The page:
In his book On Writing, Stephen King suggests completing a first draft before having your work reviewed, and then showing it to only one or two people who are closest to you and who you trust, usually a spouse, partner or best friend. King’s wife reviews his first drafts, and she provides valuable input that helps him during the revision phase.

Your significant other knows you best, understands your love of writing, and supports your need to spend countless hours pouring your heart and soul onto a blank page (or computer screen). They may be in the best position to tell you if there’s a better way to phrase something or if a character seems one-dimensional or if a plot twist seems contrived. They may be close to you personally, but they are not close to your work, so they can give you an objective review of your work without killing your enthusiasm for it.

2. Writing instructor or coach
If you’ve ever taken a writing class, you know how valuable the instructor’s knowledge can be. Not only do they become familiar with you as a writer over time, they can help you become aware of your own creative thought process. In that way, you refine your self-editing skills. As they become more knowledgeable of your writing, they can identify weak spots you need to improve on as well as strengths you can maximize to the fullest.

A coach not only provides technical guidance but will also help you be accountable for your writing and help you stay on track to meet your goals. They may be published authors themselves, so they can give you insights about the path to publishing. Many instructors also serve as coaches, offering instruction on a one-on-one basis. Instructors and coaches help you learn to help yourself, but their services may come at a price — the price of a writing class or a coaching session. But the cost may be worth it.

3. Beta readers or reading groups
Other helpful sources of feedback are beta readers and reading groups. Beta readers are individuals in your personal network who are avid readers, while reading groups are groups of avid fans. They may be fans of certain genres, such as mystery or science fiction. If you’re writing a science fiction novel for young adults, reach out to the avid readers in your network and ask for their input. Because they are familiar with the genre and have likely read tons of stories in that genre, beta readers can tell you how your story compares with others they’ve read. Is it on par with them, or does it need improvement? Beta readers and reading groups understand what works and what doesn’t, what will appeal to readers and what won’t.

Mind you, reading groups have a different focus than writing groups. While writers groups focus on writing technique and performance, readers’ groups focus on the storytelling aspect. They understand what makes readers read certain books and not others. And that information can help you craft your story better.

4. An editor
After you’ve revised your story enough times to make it believable and readable, it’s time to submit it to an editor for review. That thought might make you weak in the knees, but don’t fret. Remember, editors are your friends. They’re there to help you hone your story further. They’ve reviewed and edited hundreds of other stories, so they know that many of them are decent enough stories, but aren’t publishable. The editor can tell you how to make your story more publish-worthy.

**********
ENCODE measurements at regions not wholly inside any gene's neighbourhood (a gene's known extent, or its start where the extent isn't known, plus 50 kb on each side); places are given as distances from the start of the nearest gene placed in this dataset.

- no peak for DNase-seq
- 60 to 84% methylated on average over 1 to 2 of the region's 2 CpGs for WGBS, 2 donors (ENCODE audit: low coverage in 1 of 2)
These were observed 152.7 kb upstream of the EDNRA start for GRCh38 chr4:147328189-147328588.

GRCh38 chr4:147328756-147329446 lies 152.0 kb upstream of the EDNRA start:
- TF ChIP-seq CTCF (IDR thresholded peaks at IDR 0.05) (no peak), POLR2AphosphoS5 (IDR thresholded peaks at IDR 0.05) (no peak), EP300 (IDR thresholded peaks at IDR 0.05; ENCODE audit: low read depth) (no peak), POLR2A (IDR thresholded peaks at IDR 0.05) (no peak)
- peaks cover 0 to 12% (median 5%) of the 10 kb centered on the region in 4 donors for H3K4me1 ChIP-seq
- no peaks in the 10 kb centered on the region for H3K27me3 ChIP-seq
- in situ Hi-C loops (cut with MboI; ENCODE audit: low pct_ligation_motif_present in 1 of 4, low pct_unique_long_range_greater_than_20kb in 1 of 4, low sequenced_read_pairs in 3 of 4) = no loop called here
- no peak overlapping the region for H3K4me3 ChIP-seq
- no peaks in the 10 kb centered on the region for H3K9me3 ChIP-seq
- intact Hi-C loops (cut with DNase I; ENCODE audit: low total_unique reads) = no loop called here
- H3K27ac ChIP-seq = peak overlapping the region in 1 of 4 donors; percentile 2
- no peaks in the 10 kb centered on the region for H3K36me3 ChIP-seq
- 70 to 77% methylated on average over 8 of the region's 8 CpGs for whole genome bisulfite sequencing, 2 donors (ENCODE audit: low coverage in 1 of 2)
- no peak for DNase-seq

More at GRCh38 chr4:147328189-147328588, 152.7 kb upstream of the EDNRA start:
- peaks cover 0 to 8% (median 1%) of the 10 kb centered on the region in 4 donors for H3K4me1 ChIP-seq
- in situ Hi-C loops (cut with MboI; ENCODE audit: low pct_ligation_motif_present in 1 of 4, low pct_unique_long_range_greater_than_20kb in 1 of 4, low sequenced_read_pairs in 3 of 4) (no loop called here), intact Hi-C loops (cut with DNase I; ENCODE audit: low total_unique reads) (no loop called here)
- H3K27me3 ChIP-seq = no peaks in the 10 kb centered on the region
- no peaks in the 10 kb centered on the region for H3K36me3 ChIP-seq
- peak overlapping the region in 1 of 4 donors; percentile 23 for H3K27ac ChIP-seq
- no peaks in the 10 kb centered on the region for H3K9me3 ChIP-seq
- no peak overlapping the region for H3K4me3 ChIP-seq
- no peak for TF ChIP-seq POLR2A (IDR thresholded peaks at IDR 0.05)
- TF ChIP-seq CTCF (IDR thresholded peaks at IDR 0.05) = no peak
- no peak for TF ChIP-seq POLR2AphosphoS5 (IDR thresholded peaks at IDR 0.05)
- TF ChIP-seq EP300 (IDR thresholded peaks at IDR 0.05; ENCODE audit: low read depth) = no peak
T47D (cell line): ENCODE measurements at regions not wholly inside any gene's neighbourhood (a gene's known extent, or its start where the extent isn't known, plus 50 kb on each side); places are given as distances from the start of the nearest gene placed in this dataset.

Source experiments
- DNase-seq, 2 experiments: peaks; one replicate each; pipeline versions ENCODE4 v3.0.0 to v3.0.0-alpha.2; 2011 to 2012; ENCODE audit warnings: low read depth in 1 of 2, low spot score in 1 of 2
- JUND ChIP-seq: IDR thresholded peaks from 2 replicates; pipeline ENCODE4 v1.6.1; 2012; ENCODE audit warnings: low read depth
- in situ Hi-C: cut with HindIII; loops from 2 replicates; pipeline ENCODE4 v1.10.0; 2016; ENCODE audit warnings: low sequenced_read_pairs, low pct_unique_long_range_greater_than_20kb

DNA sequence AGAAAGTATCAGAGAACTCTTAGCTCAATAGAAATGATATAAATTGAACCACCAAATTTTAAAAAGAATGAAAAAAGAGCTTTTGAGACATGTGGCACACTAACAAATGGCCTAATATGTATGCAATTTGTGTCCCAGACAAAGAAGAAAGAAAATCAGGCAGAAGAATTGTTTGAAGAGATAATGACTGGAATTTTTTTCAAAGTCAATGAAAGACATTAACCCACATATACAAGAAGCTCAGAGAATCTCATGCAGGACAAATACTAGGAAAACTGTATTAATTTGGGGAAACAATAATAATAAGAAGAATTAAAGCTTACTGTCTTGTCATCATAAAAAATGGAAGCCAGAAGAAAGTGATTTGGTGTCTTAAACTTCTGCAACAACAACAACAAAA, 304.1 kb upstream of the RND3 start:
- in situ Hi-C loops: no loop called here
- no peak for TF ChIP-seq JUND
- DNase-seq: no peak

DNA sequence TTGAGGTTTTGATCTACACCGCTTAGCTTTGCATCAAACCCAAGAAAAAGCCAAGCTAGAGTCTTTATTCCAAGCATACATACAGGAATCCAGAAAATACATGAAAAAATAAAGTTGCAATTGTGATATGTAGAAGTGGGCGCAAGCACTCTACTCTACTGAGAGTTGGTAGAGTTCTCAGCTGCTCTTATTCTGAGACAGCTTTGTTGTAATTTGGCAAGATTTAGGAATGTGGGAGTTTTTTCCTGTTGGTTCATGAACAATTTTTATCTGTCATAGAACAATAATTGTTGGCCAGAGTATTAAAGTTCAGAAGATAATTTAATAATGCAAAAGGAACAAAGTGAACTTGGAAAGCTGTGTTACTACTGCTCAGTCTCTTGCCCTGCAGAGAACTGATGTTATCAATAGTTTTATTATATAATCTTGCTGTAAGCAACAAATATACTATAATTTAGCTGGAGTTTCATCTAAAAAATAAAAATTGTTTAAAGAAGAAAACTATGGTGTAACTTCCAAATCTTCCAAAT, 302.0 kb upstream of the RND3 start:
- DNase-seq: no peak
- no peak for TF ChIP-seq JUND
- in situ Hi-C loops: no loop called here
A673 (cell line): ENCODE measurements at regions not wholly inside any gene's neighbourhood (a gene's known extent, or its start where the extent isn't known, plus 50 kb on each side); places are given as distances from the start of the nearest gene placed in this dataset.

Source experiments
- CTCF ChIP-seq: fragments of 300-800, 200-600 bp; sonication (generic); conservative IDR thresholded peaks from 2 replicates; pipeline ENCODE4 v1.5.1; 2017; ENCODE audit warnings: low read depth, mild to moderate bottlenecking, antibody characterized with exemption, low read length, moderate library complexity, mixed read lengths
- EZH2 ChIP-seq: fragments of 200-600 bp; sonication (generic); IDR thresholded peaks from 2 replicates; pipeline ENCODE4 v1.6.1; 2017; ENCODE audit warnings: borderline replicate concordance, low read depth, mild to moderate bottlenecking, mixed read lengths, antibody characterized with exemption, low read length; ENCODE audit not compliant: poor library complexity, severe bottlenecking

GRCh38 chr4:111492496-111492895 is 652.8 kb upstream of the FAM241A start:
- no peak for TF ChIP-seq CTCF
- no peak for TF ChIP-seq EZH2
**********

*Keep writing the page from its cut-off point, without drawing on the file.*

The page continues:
There are two types of editors. One works for a publication and routinely reviews submitted stories. They know what writing style they’re looking for and the types of stories they want to publish. If your work does not meet the publication’s criteria, it will be rejected.

The second type of editor may work on their own, offering their services to aspiring writers before they formally submit it to an agent or publisher. They will likely charge you for their expertise, but it may be worth it to have someone review your work with a fresh pair of eyes. If you’ve worked on it a long time, you may be too close to your work to see it objectively.

To find a freelance editor, ask fellow writers for referrals. Or check out organizations such as Editorial Freelancers Association or the National Association of Independent Writers and Editors, which post directories of editors.

5. An already published writer
If you’re fortunate enough to count a published writer among your acquaintances, take advantage of their expertise. Ask if they are willing to review a few pages or a chapter or two. If they don’t have time to review it, ask if they’re willing to discuss your project. You might get enough meaningful advice just through the discussion alone. Since they’ve been through the publishing process already, they can tell you what worked for them and what they would do differently.

6. An agent
If you aspire to be published, at some point, you will want to show your completed work to a literary agent. Agents tend to work in specific genres, so do your homework and find an agent that works in the same genre as your story. A good place to start is Writer’s Market, which is updated and published every year, and Writer’s Digest magazine, which profiles a literary agent in each issue. Each agent is different, so be sure you review their submission criteria.

Agents will review your work with an eye on its marketability. Will it sell? Is it publishable? Agents have relationships with multiple publishers and can determine if your story is a good fit at one of them. Most important, they’ll review your work to determine if you are worthy of being represented by them.

Depending on where you are in your writing journey, you will no doubt have a connection to one or several of these individuals at some point. No matter which of these people you choose to review your work, their insights can help you become the best writer you can be.